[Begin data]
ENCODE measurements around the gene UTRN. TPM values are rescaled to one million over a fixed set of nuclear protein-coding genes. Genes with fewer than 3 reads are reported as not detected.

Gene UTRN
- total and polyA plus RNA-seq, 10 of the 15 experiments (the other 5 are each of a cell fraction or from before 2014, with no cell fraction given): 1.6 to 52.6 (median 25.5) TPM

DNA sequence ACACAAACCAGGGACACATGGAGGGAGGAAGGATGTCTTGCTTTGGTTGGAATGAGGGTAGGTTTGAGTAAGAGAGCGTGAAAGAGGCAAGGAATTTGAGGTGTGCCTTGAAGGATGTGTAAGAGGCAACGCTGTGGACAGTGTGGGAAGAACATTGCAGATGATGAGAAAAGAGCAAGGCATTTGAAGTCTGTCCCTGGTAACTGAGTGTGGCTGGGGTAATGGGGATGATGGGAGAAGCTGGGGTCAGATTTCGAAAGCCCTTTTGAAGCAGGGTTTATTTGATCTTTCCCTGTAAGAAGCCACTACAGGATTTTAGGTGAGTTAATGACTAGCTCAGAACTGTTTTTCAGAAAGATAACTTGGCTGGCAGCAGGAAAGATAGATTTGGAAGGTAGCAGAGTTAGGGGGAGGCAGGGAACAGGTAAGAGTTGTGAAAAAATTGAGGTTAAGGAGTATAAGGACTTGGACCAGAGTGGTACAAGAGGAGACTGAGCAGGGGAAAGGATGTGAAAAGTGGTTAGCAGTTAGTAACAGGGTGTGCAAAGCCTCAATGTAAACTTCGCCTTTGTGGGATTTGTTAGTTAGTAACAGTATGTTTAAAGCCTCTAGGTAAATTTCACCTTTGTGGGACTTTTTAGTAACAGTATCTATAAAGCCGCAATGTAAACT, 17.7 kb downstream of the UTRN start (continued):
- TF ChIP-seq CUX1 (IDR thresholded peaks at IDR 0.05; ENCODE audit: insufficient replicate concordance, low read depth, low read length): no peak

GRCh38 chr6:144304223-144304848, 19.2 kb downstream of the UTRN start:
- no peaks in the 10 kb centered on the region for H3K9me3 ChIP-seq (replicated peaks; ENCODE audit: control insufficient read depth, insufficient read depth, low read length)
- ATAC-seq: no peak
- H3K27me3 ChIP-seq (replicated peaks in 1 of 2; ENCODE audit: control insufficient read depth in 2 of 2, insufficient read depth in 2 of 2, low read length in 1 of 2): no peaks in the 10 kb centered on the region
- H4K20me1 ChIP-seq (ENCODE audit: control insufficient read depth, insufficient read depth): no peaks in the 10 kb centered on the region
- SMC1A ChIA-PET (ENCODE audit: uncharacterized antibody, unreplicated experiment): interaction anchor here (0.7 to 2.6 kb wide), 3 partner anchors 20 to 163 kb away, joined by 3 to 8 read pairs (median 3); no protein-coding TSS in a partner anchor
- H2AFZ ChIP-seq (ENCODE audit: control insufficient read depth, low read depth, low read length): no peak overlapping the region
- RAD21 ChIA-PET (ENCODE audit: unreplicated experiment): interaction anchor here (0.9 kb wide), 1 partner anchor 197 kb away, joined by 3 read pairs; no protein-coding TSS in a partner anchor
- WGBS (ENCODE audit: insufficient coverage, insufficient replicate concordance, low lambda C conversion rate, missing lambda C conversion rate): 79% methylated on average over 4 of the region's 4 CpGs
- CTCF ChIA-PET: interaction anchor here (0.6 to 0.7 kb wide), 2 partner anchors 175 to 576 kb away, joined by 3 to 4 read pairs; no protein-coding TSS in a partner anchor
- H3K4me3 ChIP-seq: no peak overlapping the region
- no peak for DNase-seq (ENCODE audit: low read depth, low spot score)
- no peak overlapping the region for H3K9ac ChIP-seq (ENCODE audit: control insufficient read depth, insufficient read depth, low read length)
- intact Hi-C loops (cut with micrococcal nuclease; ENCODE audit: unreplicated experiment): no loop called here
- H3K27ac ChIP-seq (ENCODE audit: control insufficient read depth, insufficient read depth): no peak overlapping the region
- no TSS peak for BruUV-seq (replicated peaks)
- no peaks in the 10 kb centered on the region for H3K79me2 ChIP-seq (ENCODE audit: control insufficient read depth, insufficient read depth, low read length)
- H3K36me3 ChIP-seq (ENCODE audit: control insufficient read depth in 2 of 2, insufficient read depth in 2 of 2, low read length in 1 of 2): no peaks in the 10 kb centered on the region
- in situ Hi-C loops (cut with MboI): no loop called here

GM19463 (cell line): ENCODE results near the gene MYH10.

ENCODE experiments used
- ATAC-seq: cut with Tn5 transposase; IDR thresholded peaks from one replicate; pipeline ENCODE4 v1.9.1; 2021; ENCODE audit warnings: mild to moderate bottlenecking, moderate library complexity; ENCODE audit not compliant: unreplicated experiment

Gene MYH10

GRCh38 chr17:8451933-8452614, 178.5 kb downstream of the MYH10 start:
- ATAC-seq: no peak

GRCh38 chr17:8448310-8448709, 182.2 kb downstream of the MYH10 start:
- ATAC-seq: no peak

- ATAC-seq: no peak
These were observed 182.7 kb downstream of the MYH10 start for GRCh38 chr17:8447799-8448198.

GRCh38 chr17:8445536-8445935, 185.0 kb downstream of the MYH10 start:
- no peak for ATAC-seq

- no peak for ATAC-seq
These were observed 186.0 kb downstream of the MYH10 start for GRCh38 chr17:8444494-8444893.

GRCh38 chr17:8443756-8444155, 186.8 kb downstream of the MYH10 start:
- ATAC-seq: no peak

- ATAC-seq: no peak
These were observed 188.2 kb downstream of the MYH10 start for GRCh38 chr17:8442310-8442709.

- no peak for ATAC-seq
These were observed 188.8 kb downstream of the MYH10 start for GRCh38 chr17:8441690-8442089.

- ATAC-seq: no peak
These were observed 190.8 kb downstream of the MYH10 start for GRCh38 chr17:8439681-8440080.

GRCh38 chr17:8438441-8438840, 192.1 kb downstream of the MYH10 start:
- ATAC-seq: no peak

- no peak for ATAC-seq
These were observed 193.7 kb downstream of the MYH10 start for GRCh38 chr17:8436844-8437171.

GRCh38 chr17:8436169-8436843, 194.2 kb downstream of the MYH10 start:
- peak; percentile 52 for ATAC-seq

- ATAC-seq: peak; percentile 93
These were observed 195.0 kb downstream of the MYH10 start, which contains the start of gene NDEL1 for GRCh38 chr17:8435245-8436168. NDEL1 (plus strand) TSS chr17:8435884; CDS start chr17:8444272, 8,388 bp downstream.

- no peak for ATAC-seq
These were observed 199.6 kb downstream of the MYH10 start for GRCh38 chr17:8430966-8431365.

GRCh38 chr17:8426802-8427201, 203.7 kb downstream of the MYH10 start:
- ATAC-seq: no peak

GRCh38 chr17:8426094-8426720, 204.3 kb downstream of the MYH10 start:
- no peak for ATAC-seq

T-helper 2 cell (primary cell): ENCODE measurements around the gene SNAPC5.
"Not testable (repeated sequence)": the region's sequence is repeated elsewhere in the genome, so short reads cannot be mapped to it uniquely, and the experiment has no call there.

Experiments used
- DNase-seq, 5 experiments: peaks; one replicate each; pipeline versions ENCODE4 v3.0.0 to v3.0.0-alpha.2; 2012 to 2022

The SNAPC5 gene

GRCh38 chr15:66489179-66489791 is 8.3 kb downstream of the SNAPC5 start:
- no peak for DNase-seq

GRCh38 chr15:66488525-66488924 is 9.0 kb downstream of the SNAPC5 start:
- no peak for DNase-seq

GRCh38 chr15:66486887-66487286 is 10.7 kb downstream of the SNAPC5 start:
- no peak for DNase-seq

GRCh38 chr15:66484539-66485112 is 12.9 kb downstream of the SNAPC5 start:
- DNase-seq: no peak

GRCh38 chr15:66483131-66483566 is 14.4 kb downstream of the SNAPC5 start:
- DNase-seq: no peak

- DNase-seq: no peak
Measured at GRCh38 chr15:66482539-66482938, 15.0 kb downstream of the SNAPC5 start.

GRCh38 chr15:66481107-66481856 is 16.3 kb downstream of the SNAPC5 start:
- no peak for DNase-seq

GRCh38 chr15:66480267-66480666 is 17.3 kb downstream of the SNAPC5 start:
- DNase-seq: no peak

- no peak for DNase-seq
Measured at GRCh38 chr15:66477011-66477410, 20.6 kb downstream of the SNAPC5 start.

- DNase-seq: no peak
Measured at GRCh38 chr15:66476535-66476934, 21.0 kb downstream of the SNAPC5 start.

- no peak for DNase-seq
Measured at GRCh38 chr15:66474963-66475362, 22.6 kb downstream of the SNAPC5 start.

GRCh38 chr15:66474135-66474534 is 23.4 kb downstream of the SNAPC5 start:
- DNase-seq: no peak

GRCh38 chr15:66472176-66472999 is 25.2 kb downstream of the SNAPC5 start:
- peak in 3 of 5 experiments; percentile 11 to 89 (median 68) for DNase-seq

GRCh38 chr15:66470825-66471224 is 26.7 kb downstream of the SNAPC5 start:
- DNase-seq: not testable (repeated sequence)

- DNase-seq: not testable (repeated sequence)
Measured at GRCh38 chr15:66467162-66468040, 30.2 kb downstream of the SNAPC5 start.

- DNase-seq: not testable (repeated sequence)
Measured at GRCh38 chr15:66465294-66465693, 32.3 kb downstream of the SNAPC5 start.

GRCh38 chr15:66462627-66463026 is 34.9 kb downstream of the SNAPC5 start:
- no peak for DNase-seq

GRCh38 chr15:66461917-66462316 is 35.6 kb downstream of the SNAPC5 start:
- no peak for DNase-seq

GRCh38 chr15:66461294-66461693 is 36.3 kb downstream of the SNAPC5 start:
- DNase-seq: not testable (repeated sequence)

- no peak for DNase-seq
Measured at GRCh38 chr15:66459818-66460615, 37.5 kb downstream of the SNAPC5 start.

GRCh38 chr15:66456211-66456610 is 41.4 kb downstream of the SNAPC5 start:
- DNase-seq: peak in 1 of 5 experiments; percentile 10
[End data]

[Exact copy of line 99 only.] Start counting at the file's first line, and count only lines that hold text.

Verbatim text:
- no peak for DNase-seq